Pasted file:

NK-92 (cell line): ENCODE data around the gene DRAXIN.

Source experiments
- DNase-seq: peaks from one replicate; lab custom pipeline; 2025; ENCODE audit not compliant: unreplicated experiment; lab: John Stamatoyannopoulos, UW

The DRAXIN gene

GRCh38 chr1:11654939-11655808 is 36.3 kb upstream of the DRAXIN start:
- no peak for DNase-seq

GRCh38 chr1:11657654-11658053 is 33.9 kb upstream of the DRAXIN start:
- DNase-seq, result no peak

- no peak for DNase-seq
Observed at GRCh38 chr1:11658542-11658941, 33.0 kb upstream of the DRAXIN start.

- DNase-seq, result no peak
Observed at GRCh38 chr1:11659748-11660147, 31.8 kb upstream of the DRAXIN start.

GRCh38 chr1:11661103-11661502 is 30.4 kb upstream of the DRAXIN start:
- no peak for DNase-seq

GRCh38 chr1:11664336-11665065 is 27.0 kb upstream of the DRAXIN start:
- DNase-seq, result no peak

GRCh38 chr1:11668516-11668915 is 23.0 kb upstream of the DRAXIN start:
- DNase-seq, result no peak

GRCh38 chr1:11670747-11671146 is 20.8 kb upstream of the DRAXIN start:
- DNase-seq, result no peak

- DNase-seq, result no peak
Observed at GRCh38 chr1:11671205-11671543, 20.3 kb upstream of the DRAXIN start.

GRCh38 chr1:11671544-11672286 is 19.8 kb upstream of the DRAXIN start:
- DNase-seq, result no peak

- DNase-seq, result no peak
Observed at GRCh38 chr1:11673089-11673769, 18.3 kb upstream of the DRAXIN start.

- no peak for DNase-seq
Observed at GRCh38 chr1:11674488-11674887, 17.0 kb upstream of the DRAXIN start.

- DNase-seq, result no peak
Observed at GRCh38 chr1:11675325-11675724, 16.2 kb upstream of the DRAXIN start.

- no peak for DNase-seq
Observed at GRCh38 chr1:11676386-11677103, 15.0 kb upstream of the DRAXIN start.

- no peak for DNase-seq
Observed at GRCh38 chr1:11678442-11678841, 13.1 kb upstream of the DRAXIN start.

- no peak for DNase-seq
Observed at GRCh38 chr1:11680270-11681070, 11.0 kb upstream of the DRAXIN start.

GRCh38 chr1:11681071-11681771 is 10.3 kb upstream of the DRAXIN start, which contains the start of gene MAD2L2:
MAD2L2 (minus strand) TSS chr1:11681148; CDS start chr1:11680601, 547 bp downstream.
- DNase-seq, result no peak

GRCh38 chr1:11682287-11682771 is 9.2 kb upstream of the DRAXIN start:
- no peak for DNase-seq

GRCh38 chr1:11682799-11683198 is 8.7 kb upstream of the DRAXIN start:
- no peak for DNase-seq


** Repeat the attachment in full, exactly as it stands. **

NK-92 (cell line): ENCODE data around the gene DRAXIN.

Source experiments
- DNase-seq: peaks from one replicate; lab custom pipeline; 2025; ENCODE audit not compliant: unreplicated experiment; lab: John Stamatoyannopoulos, UW

The DRAXIN gene

GRCh38 chr1:11654939-11655808 is 36.3 kb upstream of the DRAXIN start:
- no peak for DNase-seq

GRCh38 chr1:11657654-11658053 is 33.9 kb upstream of the DRAXIN start:
- DNase-seq, result no peak

- no peak for DNase-seq
Observed at GRCh38 chr1:11658542-11658941, 33.0 kb upstream of the DRAXIN start.

- DNase-seq, result no peak
Observed at GRCh38 chr1:11659748-11660147, 31.8 kb upstream of the DRAXIN start.

GRCh38 chr1:11661103-11661502 is 30.4 kb upstream of the DRAXIN start:
- no peak for DNase-seq

GRCh38 chr1:11664336-11665065 is 27.0 kb upstream of the DRAXIN start:
- DNase-seq, result no peak

GRCh38 chr1:11668516-11668915 is 23.0 kb upstream of the DRAXIN start:
- DNase-seq, result no peak

GRCh38 chr1:11670747-11671146 is 20.8 kb upstream of the DRAXIN start:
- DNase-seq, result no peak

- DNase-seq, result no peak
Observed at GRCh38 chr1:11671205-11671543, 20.3 kb upstream of the DRAXIN start.

GRCh38 chr1:11671544-11672286 is 19.8 kb upstream of the DRAXIN start:
- DNase-seq, result no peak

- DNase-seq, result no peak
Observed at GRCh38 chr1:11673089-11673769, 18.3 kb upstream of the DRAXIN start.

- no peak for DNase-seq
Observed at GRCh38 chr1:11674488-11674887, 17.0 kb upstream of the DRAXIN start.

- DNase-seq, result no peak
Observed at GRCh38 chr1:11675325-11675724, 16.2 kb upstream of the DRAXIN start.

- no peak for DNase-seq
Observed at GRCh38 chr1:11676386-11677103, 15.0 kb upstream of the DRAXIN start.

- no peak for DNase-seq
Observed at GRCh38 chr1:11678442-11678841, 13.1 kb upstream of the DRAXIN start.

- no peak for DNase-seq
Observed at GRCh38 chr1:11680270-11681070, 11.0 kb upstream of the DRAXIN start.

GRCh38 chr1:11681071-11681771 is 10.3 kb upstream of the DRAXIN start, which contains the start of gene MAD2L2:
MAD2L2 (minus strand) TSS chr1:11681148; CDS start chr1:11680601, 547 bp downstream.
- DNase-seq, result no peak

GRCh38 chr1:11682287-11682771 is 9.2 kb upstream of the DRAXIN start:
- no peak for DNase-seq

GRCh38 chr1:11682799-11683198 is 8.7 kb upstream of the DRAXIN start:
- no peak for DNase-seq